This Is New York: Daniel Kopulos on Saving Guatemalan Jungle Animals
NEW YORK—It was the last leg of their journey. Daniel Kopulos and the other members of the Scarlet Macaw Project had eaten nothing but tortillas for the past couple of days. The forestry department had just battled a forest fire and needed to be fed, which meant food supplies for Kopulos’s team had become dangerously low.
But, they pushed onward, climbing trees and hiking six hours a day in Guatemalan jungles to save critically endangered birds. And it was all worth it.
The scarlet macaws of the Mayan Biosphere is an avian species that only has 300 members living in the wild. Since the project began in 2001, the macaw population has doubled.
Kopulos leaves Fauna, his exotic pet shop in the Upper West Side, for a month every year to travel to Guatemala for the project.
“It’s worth it because the people really appreciate it,” Kopulos said.” Most people who work there have to leave their families for three to four months at a time to do this work because they don’t live in that area.”
He and the other members of the Scarlet Macaw Project bring medical supplies, equipment, as well as training to assist with nest protection, artificial nest construction, chick rearing, veterinary monitoring, and education initiatives. They also work to save the endangered Mesoamerican river turtles and jaguars in the area.
“The country’s people are so humble, they are so willing to help each other out,” Kopulos said.
Kopulos, himself, is also remarkably humble.
He has been the zookeeper of Nashville Zoo, and worked 10 years as a veterinarian technician for a prestigious Nashville clinic.
Yet despite his busy schedule, he remains calm, and converses with the people in his store with a genuine interest, even if they do not buy anything.
In fact, he would rather they buy nothing than buy the wrong pet.
“We are very picky about who gets animals from here,” he said. “We spend a lot of time speaking to them, we try to meet the entire family.”
“I find it more effective to talk to the child then the parents. It’s a long-term commitment. We don’t have anything here that lives less than 10-12 years.”
Although Kopulos has strict standards, he speaks to people gently and with patience.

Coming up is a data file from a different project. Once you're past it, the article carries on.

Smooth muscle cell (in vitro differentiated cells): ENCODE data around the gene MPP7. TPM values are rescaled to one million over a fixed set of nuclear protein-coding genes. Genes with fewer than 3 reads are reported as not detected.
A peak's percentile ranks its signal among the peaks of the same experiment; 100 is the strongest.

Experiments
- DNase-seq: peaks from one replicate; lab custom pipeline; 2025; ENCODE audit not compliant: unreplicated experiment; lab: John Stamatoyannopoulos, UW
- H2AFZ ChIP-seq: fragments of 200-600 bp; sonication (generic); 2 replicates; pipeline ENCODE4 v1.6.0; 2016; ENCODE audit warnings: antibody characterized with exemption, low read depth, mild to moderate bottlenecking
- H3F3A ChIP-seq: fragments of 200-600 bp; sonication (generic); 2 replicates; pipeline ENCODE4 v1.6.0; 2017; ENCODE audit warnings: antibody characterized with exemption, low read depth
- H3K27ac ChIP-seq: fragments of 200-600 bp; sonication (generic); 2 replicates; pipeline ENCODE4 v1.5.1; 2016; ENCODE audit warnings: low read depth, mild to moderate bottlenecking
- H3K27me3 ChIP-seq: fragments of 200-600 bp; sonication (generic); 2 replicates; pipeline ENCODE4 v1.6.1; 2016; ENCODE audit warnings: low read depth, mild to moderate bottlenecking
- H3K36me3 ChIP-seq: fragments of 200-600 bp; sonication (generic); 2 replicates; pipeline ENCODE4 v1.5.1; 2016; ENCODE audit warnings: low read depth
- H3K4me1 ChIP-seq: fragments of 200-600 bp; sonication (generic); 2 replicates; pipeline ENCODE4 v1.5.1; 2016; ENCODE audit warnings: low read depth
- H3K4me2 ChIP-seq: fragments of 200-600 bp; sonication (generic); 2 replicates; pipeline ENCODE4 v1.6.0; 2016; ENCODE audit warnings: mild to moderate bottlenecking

“We spend a lot of time with people just to make sure they’re making the right decision for themselves too,” he said. “I believe you should strive everyday to be a good person and treat other people well. I went through a lot of really bad things in my life, so I don’t want to make anyone else’s life that way.”
Fauna not only sells supplies and pets, but also offers pet sitting services. The store boards reptiles for owners who will be gone for long periods of time, and offers avian behavioral consultation.
While some may find a conflict with selling pets and wildlife conservation, Kopulos finds a balance.
“None of our reptiles and birds are imported. We don’t support that industry,” he said.
“It reduces the strain on wildlife. If they’re here and there’s a source for them,” he said. “We make the least impact on wildlife as possible.”
“If we didn’t have to do any animal sales I would be happy as well if we could sustain from supplies alone. But I also I don’t mind being a good source for animals,” he said.
Fauna is New York City’s largest exotic pet store, selling exotic birds, reptiles, and fish—such as the frog fish, a fish that walks rather than swims.
Growing Up Rehabilitating Animals
Kopulos grew up on a farm in Nashville, Tenn. For some years, his family home looked like a wildlife rehabilitation center. Kopulos recalled navigating his house through injured raccoons and squirrels.
Kopulos got his first bird, a cherokee, at age 11. A year later, he began breeding birds.
“Every since I was little I always knew I was innately drawn to animals,” he said. “Birds are so intelligent and emotionally driven. They’re very connected, when a bird chooses you that’s a very special thing.”
Kopulos said that developing empathy is very important for a child, and he hopes his store can provide an outlet for urban children to learn empathy.
“I want to continue to be a source of information for people, a center of the community. People come in just to watch the birds. I like it to be a place for kids to come too, especially in the city who don’t have a lot of exposure to animals,” he said.
“I think that makes a big difference on the way that you develop. It teaches empathy. I see a lot of kids who grow up in the city who haven’t had that exposure, and it’s kind of sad.”
Kopulos is currently training people to help with the Scarlet Macaw Project in Guatemala. When the project becomes more stable, he hopes to find time to do conservation work with sun bears in China, as well as birds in Indonesia.